18 November 2023
Working solely within one discipline or another has not provided sufficient future-facing approaches and solutions to the ”wicked problems” relevant to our times, like climate change and social inequity. Those we teach need to know how to move beyond existing ways of thinking by bringing together complex, cross-system, cross-sectoral ways of working. Crucially, these are also the skills that employers are looking for in employees of the future.
As educators, that means we need to think in trans-disciplinary, cross-curricular ways.
This workshop will explore how English and Maths can come together to ensure that teaching is rich and engaging, and also prepares students to move successfully through the 21st century world.
This event is suitable for any teacher interested in discovering the value of making connections between English and Maths, and subject leads looking for ways to develop their provision through making such connections. There will be a focus on the skills needed at GCSE, but all with an interest in this topic are welcome.
Members of the English Association and the Mathematical Association are entitled to discounted tickets (£45). For a discount code and the booking link, please email email@example.com. or to book your place CLICK HERE
13:30 – 13:45 Arrival and coffee
13:45 – 14:05 Welcome
14:05 – 15:00 Workshop 1: The future of education is collaborative and transdisciplinary
We’ll hear from poet Keisha Thompson; she’ll read her poem ‘Algebra’ and share her thoughts about connections between English and Maths. Rob Eastaway will give his response, then we’ll move into a group discussion where we’ll take a close look at the skills developed through studying English and Maths. We’ll ask ourselves: what is the common ground between our subjects? What are the benefits of collaborative working?
Keisha Thompson is a Manchester based writer, performance artist and producer (and trained mathematics teacher) with a passion for education and mathematics.
Rob Eastaway is the founder and Director of Maths Inspiration, a national programme of interactive lecture shows that aim to inspire teenagers to pursue mathematical subjects to a higher level. He is the author of many books, including the bestselling Why Do Buses Come in Threes? and Maths for Mums and Dads. His book ‘Much Ado About Numbers’ about Maths and Shakespeare is due out in the spring of 2024.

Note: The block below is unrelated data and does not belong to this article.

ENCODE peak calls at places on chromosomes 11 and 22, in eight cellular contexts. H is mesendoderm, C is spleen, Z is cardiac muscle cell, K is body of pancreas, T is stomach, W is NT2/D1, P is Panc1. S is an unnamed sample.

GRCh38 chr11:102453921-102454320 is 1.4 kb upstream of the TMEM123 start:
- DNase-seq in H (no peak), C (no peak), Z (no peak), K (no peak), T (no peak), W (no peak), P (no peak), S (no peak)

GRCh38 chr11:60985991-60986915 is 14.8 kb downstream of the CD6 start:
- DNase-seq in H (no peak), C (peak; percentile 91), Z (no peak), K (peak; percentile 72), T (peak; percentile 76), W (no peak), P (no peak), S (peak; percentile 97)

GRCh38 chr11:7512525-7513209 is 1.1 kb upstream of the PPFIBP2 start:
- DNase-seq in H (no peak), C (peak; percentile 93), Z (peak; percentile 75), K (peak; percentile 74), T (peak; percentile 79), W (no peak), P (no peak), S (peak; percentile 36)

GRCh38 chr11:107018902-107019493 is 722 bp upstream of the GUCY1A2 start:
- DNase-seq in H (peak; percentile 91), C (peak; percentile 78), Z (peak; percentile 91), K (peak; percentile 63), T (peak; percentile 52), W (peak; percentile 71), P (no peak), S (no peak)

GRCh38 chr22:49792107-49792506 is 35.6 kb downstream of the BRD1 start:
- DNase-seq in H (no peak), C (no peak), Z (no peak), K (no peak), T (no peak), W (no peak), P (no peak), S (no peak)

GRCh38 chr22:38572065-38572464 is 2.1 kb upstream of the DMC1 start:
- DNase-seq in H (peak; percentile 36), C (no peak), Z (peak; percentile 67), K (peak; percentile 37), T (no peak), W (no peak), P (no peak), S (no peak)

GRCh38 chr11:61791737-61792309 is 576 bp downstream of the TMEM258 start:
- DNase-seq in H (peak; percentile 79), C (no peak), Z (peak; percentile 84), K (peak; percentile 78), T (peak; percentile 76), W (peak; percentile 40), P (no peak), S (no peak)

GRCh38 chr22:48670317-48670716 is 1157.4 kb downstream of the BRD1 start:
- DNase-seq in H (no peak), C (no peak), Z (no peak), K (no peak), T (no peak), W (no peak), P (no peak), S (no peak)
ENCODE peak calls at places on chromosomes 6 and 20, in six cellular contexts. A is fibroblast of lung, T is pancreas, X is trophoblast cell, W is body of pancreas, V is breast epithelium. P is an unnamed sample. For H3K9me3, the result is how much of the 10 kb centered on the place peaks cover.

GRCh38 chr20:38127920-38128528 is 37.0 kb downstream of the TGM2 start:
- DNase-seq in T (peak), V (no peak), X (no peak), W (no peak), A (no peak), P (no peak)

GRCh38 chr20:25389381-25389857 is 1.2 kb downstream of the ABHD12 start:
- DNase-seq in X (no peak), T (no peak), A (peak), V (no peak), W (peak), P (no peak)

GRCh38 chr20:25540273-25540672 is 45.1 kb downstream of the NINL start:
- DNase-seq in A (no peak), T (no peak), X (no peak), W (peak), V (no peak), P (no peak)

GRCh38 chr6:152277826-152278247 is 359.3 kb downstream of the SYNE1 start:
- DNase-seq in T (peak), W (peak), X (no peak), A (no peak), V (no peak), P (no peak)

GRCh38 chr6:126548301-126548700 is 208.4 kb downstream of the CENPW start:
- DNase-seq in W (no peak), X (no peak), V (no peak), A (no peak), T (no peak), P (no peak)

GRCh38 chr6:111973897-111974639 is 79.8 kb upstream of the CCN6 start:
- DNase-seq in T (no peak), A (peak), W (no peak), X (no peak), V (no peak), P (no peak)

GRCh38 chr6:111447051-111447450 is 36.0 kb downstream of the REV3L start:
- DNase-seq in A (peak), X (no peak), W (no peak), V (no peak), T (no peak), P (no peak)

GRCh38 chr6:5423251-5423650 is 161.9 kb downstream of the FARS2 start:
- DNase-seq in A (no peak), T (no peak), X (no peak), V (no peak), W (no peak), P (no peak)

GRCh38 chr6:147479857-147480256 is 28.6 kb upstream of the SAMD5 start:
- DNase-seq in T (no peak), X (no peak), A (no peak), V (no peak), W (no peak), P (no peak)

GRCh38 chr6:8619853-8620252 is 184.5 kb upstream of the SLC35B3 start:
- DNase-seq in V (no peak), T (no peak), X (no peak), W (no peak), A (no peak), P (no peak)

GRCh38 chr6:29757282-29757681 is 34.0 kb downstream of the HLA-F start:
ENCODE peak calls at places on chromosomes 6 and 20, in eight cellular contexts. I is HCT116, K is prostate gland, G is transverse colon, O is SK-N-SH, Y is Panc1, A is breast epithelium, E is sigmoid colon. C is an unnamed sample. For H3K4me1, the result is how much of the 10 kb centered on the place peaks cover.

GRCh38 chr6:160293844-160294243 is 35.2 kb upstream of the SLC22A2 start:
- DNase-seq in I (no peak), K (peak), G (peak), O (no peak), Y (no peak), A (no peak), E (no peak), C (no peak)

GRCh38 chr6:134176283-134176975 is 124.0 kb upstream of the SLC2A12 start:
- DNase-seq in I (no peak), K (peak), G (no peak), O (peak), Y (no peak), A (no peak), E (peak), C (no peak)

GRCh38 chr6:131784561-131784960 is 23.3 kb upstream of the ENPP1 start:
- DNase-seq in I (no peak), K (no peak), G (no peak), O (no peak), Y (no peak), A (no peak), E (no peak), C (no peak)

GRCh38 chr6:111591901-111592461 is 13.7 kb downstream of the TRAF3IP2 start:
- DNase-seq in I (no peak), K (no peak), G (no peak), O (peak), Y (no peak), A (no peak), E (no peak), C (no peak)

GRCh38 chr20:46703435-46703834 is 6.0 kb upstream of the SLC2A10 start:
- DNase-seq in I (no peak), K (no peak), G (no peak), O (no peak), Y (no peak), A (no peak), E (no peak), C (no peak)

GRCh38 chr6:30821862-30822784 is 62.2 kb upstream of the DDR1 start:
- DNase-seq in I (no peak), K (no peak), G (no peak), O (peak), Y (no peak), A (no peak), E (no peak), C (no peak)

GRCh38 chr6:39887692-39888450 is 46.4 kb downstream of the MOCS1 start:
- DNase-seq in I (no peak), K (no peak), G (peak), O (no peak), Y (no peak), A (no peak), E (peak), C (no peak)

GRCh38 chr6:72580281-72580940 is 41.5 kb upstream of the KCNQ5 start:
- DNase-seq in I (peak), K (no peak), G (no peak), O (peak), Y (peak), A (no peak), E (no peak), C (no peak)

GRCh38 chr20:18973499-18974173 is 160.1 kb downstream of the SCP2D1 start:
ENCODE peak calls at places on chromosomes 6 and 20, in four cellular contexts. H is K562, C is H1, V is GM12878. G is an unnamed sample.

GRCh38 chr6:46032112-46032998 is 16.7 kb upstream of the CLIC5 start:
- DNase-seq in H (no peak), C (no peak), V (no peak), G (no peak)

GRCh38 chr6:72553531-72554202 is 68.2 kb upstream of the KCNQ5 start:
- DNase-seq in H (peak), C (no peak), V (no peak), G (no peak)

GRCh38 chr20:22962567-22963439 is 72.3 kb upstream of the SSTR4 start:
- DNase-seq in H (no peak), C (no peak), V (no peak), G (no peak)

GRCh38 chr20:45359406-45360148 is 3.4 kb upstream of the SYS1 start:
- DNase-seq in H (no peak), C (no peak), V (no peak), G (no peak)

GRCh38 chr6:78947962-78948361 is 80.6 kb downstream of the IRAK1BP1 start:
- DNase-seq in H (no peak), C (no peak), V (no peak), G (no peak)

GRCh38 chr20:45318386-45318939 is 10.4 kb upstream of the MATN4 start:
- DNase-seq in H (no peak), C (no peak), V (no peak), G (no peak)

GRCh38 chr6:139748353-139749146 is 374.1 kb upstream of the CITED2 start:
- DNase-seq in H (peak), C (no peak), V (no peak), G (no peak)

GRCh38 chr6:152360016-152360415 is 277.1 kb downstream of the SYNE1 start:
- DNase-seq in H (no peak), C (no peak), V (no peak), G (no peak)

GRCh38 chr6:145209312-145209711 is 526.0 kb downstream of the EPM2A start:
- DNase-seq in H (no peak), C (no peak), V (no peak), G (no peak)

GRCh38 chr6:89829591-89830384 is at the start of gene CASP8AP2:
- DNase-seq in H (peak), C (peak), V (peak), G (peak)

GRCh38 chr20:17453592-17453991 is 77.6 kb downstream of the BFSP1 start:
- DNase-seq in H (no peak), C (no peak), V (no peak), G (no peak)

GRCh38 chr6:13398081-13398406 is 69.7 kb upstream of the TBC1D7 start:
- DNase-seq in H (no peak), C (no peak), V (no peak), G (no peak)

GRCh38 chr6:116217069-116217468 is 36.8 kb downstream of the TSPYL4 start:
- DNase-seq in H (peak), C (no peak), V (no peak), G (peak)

15:00 – 15:15 Break
15:15 – 15:40 Workshop 2: Maths and Shakespeare: an example of cross-curricular content (Rob Eastaway, Maths Inspiration)
15:40 – 16:00 Workshop 3: English and Maths: using poetic inquiry to listen to and learn from Maths students (Rachel Helme, University of Bristol; Elizabeth Draper, English Association)
Rachel Helme worked as a secondary school mathematics teacher for ten years in a school in the greater Bristol area, before returning to study at the University of Bristol in 2017. She also currently works as an Assistant Maths Hub Lead for the Boolean Maths Hub, based in the South-West of England. Her PhD study researched the mathematical identity work of students resitting their maths GCSE in a post-16 college; that is, the stories the students told about themselves and the stories that others told about them. She is very interested in creative ways of doing research and using pronoun poems as a way to learn to listen carefully to the stories students tell.
Elizabeth Draper is a freelance education consultant, and a passionate Further Education advocate. She is a Fellow of the EA, a member of the EA Board of Trustees, and Chair of the EA’s Secondary and Further Education Committee.
16:00 – 16:40 Workshop 4: How shall we move forward? What practical tactics/strategies can you take home with you?
16:40 – 16:45 Closing remarks